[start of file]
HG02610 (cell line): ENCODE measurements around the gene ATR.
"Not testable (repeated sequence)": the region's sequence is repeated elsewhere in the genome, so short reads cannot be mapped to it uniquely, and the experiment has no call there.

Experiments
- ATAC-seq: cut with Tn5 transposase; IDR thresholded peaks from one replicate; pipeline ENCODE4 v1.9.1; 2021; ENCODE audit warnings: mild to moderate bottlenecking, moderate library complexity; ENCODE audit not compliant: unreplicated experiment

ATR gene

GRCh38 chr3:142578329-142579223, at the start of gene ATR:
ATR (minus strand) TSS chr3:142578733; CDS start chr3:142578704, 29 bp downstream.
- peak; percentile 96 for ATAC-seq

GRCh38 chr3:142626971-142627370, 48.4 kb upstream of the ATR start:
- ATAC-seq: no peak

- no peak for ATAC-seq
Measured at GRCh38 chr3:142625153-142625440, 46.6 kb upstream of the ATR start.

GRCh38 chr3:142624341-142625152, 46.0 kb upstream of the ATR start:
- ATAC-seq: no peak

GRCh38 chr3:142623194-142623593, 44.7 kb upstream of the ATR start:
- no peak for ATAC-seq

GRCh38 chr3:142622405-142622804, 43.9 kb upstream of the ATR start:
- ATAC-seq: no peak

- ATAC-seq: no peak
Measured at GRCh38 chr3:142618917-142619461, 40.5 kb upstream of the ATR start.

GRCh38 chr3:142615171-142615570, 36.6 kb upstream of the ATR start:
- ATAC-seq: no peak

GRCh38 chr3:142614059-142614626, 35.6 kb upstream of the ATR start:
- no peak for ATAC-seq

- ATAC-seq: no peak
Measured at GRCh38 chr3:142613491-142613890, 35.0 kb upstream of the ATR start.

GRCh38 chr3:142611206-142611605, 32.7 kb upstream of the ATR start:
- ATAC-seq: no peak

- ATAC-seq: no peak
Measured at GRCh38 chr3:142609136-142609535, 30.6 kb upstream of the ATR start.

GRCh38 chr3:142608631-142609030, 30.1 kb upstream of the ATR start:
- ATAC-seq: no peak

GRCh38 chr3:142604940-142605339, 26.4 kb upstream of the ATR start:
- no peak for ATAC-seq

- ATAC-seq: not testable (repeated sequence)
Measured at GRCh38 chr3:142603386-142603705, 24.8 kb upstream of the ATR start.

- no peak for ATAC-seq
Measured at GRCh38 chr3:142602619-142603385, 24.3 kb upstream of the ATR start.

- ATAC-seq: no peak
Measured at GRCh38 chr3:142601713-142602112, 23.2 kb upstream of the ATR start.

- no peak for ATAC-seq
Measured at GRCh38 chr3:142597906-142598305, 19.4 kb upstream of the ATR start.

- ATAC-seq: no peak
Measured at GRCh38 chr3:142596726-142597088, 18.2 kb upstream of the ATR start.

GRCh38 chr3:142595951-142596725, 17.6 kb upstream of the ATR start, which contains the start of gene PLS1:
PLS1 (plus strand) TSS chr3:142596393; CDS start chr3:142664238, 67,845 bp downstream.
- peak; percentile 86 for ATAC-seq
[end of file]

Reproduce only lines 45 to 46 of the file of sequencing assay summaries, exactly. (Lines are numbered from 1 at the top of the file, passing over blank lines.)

GRCh38 chr3:142595951-142596725, 17.6 kb upstream of the ATR start, which contains the start of gene PLS1:
PLS1 (plus strand) TSS chr3:142596393; CDS start chr3:142664238, 67,845 bp downstream.